On the retail side, I’m not 100% sure I would agree with you that they’re gaining share. You have to back out their Canadian business. In the delivery business they seem to have done a little better in the second quarter than either we or ‘Max did and I’m trying to understand why. Our gains, in terms of new business that we got at a profitable margin and our retention rate, were at an all-time high. So I’m trying to understand where they’re getting their delivery business from. But my hat’s off to them.
If you ask what we are going to do, we’re focused on a couple of key initiatives on the BSD and retail sides to try to get us back to profitable growth in spite of the economy.
OPI: Staples did refer specifically to US comping slightly positively last quarter and Canada was not quite as strong.
NA: I’ve got to go back and look at all that, but my focus is on how well we’re doing.
OPI: And how well are you doing?
NA: I think we’re doing pretty well. When I look at the EBIT line, our EBIT for the second quarter was $11 million compared to a loss of $23 million last year, so we beat last year by $34 million. We’ve told people that we expect to be up on a full-year basis in terms of EBIT and we’ve laid out a realistic, but we think aggressive, plan as to where we can get at a run rate by 2013, where we think the key initiatives we have can add over $250-280 million of incremental EBIT profit.
OPI: At September’s Goldman Sachs conference Ron Sargent said he thought there should be consolidation in the retail sector in the office supplies channel. What is your reaction to that?
NA: Staples has been preaching consolidation for quite a while because obviously it benefits Staples. I believe that at some point in time, consolidation will probably happen. I just don’t think it’s going to happen in the short term.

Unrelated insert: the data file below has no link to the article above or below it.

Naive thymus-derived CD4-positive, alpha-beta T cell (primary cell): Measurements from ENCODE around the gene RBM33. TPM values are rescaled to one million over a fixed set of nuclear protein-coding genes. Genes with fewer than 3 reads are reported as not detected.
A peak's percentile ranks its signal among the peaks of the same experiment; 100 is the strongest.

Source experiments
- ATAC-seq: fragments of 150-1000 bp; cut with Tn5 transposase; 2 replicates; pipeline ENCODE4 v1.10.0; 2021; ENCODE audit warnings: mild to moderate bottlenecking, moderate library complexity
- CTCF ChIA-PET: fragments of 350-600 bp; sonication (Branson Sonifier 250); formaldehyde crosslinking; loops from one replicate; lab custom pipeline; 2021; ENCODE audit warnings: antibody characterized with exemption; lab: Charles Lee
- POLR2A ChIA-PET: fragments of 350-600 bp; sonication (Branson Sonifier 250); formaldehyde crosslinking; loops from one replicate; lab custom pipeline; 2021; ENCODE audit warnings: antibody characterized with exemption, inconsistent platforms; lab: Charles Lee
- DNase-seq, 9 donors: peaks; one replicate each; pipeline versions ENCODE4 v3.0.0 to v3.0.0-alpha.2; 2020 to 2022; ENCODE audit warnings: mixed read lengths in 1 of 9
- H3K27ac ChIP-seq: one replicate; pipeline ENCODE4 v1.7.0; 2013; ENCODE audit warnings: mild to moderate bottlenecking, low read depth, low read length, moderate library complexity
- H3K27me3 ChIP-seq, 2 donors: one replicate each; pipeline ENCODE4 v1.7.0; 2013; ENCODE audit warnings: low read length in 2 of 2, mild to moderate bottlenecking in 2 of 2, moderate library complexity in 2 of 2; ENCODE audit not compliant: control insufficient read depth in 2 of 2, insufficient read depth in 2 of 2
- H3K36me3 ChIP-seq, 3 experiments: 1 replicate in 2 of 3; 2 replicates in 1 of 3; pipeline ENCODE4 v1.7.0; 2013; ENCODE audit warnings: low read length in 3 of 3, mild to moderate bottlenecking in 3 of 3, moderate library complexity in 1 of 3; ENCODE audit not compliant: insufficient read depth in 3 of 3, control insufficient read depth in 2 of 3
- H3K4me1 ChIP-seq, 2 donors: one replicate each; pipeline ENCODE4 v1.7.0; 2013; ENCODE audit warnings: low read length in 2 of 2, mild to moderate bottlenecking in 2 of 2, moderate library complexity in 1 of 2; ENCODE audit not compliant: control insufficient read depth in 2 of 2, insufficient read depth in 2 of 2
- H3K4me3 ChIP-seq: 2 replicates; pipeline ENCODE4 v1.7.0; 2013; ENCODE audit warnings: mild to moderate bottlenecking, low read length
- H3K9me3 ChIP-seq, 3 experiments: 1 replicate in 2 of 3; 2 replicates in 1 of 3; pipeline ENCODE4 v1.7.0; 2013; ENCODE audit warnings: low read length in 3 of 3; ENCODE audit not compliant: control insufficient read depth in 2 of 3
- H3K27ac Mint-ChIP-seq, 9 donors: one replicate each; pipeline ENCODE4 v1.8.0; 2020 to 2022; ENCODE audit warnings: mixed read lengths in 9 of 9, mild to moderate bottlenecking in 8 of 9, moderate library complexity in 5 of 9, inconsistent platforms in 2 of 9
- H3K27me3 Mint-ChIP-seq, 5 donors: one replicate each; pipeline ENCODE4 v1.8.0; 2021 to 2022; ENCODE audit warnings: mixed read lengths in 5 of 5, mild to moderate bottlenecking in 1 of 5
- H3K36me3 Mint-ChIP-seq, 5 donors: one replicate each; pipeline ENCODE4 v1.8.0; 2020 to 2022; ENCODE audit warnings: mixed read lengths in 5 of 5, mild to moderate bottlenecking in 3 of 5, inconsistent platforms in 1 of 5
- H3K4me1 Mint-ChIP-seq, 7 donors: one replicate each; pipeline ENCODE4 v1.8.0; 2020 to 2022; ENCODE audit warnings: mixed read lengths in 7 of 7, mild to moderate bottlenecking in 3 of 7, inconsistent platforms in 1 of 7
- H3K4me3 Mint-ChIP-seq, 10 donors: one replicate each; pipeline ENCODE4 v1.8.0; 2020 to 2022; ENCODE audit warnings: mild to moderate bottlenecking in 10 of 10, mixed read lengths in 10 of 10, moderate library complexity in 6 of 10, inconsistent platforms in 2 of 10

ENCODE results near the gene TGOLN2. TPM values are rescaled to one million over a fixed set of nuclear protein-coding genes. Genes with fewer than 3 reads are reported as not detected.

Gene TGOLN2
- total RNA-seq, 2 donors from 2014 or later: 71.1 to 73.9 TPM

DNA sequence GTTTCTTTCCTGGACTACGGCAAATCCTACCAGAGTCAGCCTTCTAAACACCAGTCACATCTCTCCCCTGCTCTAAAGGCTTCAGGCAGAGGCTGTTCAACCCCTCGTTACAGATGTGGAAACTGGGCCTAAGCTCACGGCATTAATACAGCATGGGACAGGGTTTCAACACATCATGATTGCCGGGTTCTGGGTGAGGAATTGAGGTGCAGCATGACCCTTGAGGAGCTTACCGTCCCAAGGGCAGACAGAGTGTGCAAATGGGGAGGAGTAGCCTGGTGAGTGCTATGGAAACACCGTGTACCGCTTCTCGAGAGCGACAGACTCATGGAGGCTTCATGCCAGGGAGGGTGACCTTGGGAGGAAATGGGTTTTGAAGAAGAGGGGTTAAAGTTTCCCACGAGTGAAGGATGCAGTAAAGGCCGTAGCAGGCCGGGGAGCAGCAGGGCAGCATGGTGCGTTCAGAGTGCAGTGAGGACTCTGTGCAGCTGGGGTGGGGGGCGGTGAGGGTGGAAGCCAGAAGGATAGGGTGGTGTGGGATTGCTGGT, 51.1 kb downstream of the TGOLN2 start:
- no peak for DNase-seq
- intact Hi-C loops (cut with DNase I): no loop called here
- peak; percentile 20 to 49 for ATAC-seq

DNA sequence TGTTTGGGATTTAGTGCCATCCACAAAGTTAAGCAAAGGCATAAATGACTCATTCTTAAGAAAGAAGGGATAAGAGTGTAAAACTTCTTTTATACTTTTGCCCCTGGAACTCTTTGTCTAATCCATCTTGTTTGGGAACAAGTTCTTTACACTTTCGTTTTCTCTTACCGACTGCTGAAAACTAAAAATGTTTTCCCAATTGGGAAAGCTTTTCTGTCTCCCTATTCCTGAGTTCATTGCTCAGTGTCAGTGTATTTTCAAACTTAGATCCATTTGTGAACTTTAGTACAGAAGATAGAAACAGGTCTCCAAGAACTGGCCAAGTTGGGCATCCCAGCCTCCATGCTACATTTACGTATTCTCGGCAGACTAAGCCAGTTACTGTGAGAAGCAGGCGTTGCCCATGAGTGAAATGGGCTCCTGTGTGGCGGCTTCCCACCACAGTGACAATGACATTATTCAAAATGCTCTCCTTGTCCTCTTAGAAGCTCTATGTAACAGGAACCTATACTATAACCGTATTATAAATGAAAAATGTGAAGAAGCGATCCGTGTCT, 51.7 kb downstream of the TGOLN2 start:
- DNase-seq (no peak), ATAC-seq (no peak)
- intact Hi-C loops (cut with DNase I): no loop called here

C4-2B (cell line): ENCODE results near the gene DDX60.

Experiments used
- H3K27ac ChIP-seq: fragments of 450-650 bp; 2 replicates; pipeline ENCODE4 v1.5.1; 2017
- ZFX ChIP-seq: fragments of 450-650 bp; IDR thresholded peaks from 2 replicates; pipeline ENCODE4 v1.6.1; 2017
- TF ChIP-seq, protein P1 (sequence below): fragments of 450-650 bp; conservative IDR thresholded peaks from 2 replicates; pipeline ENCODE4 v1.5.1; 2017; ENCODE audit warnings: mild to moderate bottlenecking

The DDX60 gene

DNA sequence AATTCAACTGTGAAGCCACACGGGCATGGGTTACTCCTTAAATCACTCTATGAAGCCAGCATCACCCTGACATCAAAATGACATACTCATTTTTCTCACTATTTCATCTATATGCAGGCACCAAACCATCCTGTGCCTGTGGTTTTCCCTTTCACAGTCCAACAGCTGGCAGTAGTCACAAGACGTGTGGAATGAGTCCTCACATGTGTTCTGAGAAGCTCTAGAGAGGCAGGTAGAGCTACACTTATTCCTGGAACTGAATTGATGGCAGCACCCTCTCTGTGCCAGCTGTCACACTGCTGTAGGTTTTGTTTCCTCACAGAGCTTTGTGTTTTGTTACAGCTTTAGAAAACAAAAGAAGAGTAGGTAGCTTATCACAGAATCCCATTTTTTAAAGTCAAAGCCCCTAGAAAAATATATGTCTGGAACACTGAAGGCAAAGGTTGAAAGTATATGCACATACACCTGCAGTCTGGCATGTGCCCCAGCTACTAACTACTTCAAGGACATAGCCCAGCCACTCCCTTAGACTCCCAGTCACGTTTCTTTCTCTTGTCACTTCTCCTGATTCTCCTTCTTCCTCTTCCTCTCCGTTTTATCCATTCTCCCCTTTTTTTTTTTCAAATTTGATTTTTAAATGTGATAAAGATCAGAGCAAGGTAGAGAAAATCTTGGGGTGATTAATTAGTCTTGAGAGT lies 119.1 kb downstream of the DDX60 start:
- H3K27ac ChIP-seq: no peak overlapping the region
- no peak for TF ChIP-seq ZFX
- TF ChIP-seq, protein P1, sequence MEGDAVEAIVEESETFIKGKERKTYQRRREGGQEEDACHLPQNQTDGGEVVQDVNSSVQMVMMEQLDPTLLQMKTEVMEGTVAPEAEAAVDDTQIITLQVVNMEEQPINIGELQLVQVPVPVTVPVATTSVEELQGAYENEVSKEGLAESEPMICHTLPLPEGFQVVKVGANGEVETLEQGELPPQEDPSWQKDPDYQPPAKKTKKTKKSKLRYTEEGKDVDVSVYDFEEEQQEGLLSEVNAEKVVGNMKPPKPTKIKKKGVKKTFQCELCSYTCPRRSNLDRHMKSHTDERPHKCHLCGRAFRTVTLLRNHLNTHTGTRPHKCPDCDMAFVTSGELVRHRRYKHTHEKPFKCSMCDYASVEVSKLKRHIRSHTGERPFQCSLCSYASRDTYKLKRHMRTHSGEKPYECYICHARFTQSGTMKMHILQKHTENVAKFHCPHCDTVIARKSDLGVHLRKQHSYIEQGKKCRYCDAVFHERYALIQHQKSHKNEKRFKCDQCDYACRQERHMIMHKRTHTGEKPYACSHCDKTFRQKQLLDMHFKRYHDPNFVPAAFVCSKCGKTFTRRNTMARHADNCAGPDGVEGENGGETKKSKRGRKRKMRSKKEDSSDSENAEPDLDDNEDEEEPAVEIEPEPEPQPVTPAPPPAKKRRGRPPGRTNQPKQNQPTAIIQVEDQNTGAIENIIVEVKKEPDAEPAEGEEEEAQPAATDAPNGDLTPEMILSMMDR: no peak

OPI: Are you saying that if Depot and ‘Max were to combine in the near future, that wouldn’t generate any near-term shareholder value?
NA: No, I didn’t say that. From our perspective I believe we can create shareholder value with more certainty in a shorter period of time by focusing on these key initiatives today. I haven’t spent any time thinking about the synergies with OfficeMax. I obviously read what all the analysts have written, but to get at those synergies – assuming there’s even a willing set of management teams that want to combine – there are also some significant one-time costs that have to be addressed. And at this point in time I believe both of us are far more focused on achieving our own initiatives and preserving liquidity given the state of the economy.
I haven’t found anybody at this point who is optimistic about the economy either in the US or in Europe for the next couple of years. And to think about a transaction like that at this point in time, I’m not sure that the timing is terrific.
OPI: Would you admit that at the retail level there are too many office supplies superstores in the US right now?
NA: I don’t know the answer to that. I’d say that three or four years ago everybody thought there were a lot more superstores that you could add. What I would say at this point is that we’ve had some real early on success with our 5K stores and we think that there is a future for that.
We also believe that there is too much square footage of stores. I think the whole concept of the large warehouse has probably gone and what all of us are doing, including Staples, is downsizing the stores to 15,000 sq ft (1,500 sq m) – 17,000 sq ft from the 24,000 sq ft average today. Staples is ahead of that game. We’ve laid out our plans where we think we can reduce our space over the next five to ten years and save $40 million– $50 million in our rent.
OPI: You’ve made these changes in North America, which I assume was the priority. Have you had time to really take a good look at the international portfolio and perhaps make any decisions on that?
NA: I haven’t yet. Our international business has grown significantly. It’s very profitable. Obviously the European situation today is impacting the business. We’ve made some portfolio moves in terms of exiting Japan and Israel and increasing our stake and business presence in Sweden. We’ve got a growing business in Asia. We’ve made some franchising moves in the Mi
dle East and we’ll wait and see how that plays out. It’s a new opportunity for us. And I would say the next year’s probably going to be more of the same from an international standpoint.